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Thursday, September 21, 2006

Environment - "Ban on New Forest Roads Upheld by Federal Judge"

Another west coast federal district court decision potentially impacting Indiana today. The LA Times reports, in a lengthy story by Tim Reiterman:

SAN FRANCISCO — A federal judge has restored broad protection to about one-third of national forestland in the lower 48 states, rejecting efforts by the Bush administration to relax a ban on new road building and logging in the most pristine forests.

The decision by U.S. District Court Magistrate Judge Elizabeth D. Laporte gives new life to a hotly contested environmental decree, a Clinton administration policy that sought to protect the parts of the forests that don't yet have any roads in them, including 4.3 million acres in California.

The policy responded to concerns that areas of the forests that are sanctuaries for wildlife and reservoirs of clean water would be damaged by logging and other types of development.

America's national forests, once the province of timber companies and only the most intrepid outdoor enthusiasts, have become destinations for millions of people — hikers and skiers; hunters and fishermen; river rafters and mountain bikers — many of whom seek out the least disturbed areas.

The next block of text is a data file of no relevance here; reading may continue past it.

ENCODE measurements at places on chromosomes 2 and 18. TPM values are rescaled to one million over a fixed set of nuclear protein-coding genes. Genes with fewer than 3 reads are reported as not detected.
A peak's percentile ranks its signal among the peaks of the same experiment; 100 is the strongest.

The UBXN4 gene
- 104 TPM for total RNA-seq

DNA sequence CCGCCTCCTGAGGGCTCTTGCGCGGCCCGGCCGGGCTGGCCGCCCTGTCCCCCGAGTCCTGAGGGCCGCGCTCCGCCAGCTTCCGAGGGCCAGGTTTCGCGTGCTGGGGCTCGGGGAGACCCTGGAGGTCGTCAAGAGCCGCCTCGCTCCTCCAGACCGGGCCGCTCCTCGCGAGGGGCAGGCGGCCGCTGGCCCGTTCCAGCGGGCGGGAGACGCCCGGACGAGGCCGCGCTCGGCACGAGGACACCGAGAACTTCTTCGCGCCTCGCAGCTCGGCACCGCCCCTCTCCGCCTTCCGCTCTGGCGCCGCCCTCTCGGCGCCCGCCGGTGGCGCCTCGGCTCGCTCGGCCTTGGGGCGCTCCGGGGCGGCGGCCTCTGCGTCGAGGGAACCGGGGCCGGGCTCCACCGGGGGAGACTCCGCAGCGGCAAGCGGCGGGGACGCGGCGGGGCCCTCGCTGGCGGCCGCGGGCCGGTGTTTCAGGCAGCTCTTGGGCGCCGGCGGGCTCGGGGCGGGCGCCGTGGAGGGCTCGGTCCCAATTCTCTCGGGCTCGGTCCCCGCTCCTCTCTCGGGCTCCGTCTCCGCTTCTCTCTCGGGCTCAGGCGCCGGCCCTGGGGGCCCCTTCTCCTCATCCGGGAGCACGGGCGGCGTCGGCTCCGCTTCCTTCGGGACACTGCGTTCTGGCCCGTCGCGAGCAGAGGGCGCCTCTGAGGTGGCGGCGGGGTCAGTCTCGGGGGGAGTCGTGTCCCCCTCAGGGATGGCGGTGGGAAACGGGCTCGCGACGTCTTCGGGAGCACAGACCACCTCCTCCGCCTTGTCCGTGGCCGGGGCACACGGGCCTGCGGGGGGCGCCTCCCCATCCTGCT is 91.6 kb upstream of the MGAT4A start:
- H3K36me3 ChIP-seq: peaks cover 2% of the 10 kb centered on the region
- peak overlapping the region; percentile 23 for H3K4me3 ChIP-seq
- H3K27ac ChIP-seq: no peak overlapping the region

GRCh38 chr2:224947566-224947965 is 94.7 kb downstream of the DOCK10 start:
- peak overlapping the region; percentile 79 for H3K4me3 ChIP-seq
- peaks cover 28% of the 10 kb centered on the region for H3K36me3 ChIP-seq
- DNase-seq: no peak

In her ruling Tuesday, Laporte declared that the Bush administration could not weaken the ban until it complied with requirements of the federal Endangered Species Act and the National Environmental Policy Act.

While the ruling does not put an end to the controversy, environmentalists and state officials believe that it will make it difficult for federal officials to allow the cutting of many trees or building of new roads across the nearly 44 million acres of forest at issue.

A list at the end of the story indicates that 8,000 acres in Indiana are potentially affected.

Posted by Marcia Oddi on September 21, 2006 04:00 PM
Posted to Environment